By Peter Apps

NICOSIA (Reuters) - Frustrated by a stalled process to reunite Cyprus, the de facto Turkish Cypriot state that has run the north for almost four decades says it is considering asking fellow Islamic states for formal recognition.

That would infuriate the Republic of Cyprus government, a European Union member that describes the north as being under illegal military occupation since a 1974 Turkish invasion. The eastern Mediterranean island has been divided ever since, with only Turkey so far recognizing the north as a sovereign state.

The discovery of considerable natural offshore natural gas deposits between Cyprus and Israel has further increased tension. The Turkish Cypriot side accuses the Cypriot government of acting unilaterally in inviting foreign firms to drill in the area. It says it wants to see some form of revenue-sharing from any gas production, an idea the Cypriot government rejects.

The Turkish Cypriot side say their first choice would be to negotiate reunification with the Greek Cypriot south, but that after decades of inaction it could not take forever.

If a deal proved impossible, the Turkish Cypriot side would have to respond, chief Turkish Cypriot presidential spokesman Osman Ertug told Reuters in an interview this week in the Turkish Cypriot part of the capital Nicosia.

That could mean going beyond the unilateral declaration of independence with which Turkish Cyprus announced it was seceding in 1983. "How do you go further? By getting recognition," he said.

Asked where such recognition might come from, Ertug - a veteran Turkish Cypriot negotiator who served as its representative to both Washington and the United Nations - would not name individual countries but said:

"From our Islamic brothers. We haven't aggressively sought recognition. But if things are not moving forward it is something we may have to do."

NEW OPENING

The election of a new Cypriot government last month offered a new opportunity for progress, according to Ertug.

"I would say the next few months are crucial. It is not just the gas. We have a new Greek Cypriot leader who says he is keen on talking. There seems to be willingness to talk when we call...," he said.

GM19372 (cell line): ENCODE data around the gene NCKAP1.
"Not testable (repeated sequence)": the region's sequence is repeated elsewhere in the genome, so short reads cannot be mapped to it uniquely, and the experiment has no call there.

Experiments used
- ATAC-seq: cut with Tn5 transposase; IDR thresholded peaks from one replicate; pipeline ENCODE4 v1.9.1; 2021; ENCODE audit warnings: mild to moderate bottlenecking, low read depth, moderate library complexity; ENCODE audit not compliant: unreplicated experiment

"Things can go either way. The gas can be a tool for cooperation or confrontation. But so far, I have to say it has made things worse."

The next step in the peace process, he said, should be for newly elected Cypriot President Nicos Anastasiades to meet Turkish Cypriot leader Dervis Eroglu informally at a social gathering in the next few months. That should lead, he said, to more talks aimed at reuniting the country while safeguarding the Turkish Cypriot minority and sharing gas deposits.

Turkish Cypriots say their economy has been throttled by years of trade sanctions that has left them struggling to keep pace financially with the rest of the island.

Last year, Turkey suggested it could absorb Turkish Cyprus entirely into the Turkish state if the peace process remains stalled. Such a proposal would alarm some Turkish Cypriots and Ertug said bluntly the annexation option was not on the table.

The Greek Cypriot government - which currently controls slightly less than two thirds of the island - says any attempt to gain greater recognition for Turkish Cypriot independence would severely damage attempts at reconciliation.

"Of course it worries us," said Andreas Mavroyiannis, permanent secretary at the Cypriot foreign ministry. "But this threat is there constantly. We had this again when we joined the European Union. It will not deter us from exercising our sovereign rights."

Racing to agree a financial bailout with the EU, European Central Bank and International Monetary Fund, the Cypriot government is keen to push forward gas exploration and production as quickly as possible.

Already working with U.S. firm Noble Energy on exploration, Cyprus this year granted France's Total, Italy's ENI and South Korea's KoGas drilling rights.

"They have some very good cards," Ertug said of the south. "They have the international recognition. They have the EU membership. Until the recent crisis, they had a much stronger economy. And now they have the gas."

(Editing by Mark Heinrich)